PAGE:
This week, Speaker Pelosi asked House administrators to post House members’ expenses on the Web, for the first time. We are quite excited about Speaker Pelosi’s action , as it demonstrates a strong commitment toward increasing transparency and accountability. (Hard as this might be to imagine but currently, the House collects and publishes members’ expenses in a bound paper book on a quarterly basis.)
So now we hear that the first batch of expenditure reports will be posted before Aug. 31 in the PDF format. PDFs are notoriously challenging because they are difficult for computers to index and people to search .Now we are not so happy.
Congress needs to be urged to provide these reports in a format that is structured, searchable, downloadable and mashable. This will enable the reuse of information to improve public scrutiny. Assurances should be given to the public that these records will be permanently archived and the House should be encouraged to make these reports happen in as close to real-time disclosure as feasible.
All this will improve the public’s ability to better analyze the data, and that is key to making this new disclosure mandate fulfill Pelosi’s promise to increase transparency and ensure greater accountability to the public.
And, there’s no reason the Senate should be allowed to continue to keep their expenditures in the dark. The Senate leadership should be encouraged to follow the House’s lead and also publish senators’ expenditures online.
The Sunlight Foundation has repeatedly called for Congress to post these expenditure reports online—initially in March 2008 as part of our model Transparency in Government Act, which we posted on PublicMarkup.org. Since then, we have further encouraged online disclosure through blog posts and communications with Pelosi’s staff.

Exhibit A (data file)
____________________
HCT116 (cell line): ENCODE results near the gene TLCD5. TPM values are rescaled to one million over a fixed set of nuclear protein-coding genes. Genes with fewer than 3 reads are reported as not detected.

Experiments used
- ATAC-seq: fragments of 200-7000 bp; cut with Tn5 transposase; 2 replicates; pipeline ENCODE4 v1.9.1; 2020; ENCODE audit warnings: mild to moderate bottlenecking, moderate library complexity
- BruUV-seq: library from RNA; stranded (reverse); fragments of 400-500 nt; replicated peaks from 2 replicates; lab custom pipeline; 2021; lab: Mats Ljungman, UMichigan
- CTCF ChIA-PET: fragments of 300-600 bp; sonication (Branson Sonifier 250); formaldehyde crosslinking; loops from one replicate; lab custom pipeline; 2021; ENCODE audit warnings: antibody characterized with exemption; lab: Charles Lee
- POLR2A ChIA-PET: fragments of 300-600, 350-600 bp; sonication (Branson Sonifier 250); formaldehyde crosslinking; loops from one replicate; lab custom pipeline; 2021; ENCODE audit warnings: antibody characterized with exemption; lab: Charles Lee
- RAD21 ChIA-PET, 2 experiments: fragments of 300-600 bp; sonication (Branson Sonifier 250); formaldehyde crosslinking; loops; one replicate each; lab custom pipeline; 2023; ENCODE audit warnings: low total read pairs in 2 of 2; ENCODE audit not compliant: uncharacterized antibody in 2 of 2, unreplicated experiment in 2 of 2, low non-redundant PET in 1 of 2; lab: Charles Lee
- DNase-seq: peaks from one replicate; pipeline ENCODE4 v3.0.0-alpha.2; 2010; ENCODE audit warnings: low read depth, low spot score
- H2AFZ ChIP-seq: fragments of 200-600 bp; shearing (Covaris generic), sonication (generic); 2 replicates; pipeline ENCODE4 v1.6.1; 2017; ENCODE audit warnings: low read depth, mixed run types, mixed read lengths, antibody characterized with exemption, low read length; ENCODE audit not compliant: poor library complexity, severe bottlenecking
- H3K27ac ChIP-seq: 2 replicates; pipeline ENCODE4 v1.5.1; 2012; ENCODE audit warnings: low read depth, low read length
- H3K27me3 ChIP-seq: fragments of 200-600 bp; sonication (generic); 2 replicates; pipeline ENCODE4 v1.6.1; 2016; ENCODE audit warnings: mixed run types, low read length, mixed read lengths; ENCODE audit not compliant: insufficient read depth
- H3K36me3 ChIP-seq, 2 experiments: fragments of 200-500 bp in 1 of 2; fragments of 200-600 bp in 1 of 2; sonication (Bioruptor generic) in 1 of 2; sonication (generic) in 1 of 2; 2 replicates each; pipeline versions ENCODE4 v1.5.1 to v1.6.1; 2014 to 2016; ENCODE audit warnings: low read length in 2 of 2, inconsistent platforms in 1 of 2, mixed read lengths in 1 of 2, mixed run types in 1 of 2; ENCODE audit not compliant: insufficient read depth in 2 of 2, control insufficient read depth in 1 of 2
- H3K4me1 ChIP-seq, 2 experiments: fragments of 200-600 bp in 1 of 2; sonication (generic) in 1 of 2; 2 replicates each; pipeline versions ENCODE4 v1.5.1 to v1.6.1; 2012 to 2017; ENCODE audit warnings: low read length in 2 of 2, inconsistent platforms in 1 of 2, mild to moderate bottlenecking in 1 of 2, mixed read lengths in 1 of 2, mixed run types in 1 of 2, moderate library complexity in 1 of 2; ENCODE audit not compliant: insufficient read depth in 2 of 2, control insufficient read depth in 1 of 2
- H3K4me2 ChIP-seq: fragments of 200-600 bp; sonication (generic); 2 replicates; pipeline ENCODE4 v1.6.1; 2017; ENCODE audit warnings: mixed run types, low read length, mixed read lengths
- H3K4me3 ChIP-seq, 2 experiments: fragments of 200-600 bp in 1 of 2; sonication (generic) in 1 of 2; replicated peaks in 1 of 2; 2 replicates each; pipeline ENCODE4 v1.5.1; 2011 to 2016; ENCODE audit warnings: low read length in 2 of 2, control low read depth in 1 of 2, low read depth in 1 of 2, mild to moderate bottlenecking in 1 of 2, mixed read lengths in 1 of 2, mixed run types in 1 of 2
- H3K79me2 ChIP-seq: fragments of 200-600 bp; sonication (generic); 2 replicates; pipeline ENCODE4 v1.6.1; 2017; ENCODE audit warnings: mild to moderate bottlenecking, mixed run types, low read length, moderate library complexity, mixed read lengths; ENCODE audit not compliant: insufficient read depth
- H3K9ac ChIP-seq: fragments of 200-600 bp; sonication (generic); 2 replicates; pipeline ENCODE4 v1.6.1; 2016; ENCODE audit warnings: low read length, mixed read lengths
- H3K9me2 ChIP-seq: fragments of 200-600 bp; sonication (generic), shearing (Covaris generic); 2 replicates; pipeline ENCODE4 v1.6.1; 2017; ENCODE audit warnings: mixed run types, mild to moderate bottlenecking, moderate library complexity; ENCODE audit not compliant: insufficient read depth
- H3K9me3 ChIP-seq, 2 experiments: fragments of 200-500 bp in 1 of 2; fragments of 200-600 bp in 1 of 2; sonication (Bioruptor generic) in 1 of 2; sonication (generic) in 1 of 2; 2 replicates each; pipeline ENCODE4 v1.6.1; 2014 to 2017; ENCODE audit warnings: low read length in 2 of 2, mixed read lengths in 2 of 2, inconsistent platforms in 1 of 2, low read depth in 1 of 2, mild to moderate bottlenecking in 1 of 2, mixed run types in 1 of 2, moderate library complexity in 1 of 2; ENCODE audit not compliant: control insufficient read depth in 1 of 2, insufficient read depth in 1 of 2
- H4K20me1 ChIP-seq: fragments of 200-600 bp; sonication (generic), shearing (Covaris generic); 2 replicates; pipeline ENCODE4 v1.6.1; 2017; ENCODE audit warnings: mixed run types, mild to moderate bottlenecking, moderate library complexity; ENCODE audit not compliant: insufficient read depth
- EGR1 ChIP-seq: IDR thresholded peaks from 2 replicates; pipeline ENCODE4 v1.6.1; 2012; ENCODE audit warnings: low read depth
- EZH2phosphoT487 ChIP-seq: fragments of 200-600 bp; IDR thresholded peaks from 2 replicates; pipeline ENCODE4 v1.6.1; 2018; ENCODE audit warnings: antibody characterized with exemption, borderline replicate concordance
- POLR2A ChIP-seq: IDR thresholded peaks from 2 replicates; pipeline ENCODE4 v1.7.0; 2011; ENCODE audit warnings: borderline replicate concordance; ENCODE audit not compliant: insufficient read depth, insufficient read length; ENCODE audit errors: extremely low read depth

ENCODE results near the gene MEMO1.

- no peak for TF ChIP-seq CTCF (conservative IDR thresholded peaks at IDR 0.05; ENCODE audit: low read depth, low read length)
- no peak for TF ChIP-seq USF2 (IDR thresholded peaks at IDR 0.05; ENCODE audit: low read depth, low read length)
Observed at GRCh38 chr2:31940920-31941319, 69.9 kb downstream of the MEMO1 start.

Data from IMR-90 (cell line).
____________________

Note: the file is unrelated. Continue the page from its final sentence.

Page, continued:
Speaker Pelosi’s new mandate also follows a recent scandal in the UK that has resulted in several lawmakers, including the Speaker of the British Parliament, to step down because of rampant misuse of public funds spent by Members of Parliament on personal items including repair of a castle moat. News of this scandal has hit the front pages of newspapers around the world. Undoubtedly, British Members of Parliament would have spent their allowances differently had they expected their purchases to be under public scrutiny.
Today, our newly networked citizenry has rising expectations of greatly expanded access to governmental information, so that it may play a fuller role in understanding, evaluating and participating in the workings of its government. At the same time, online transparency enhances the press’ ability to mind the work of government and be the eyes, ears and voice of the people.
Congress should be encouraged to maximize this new opportunity to show its dedication to truly creating the kind of transparency that technology now makes possible and that the public has come to expect.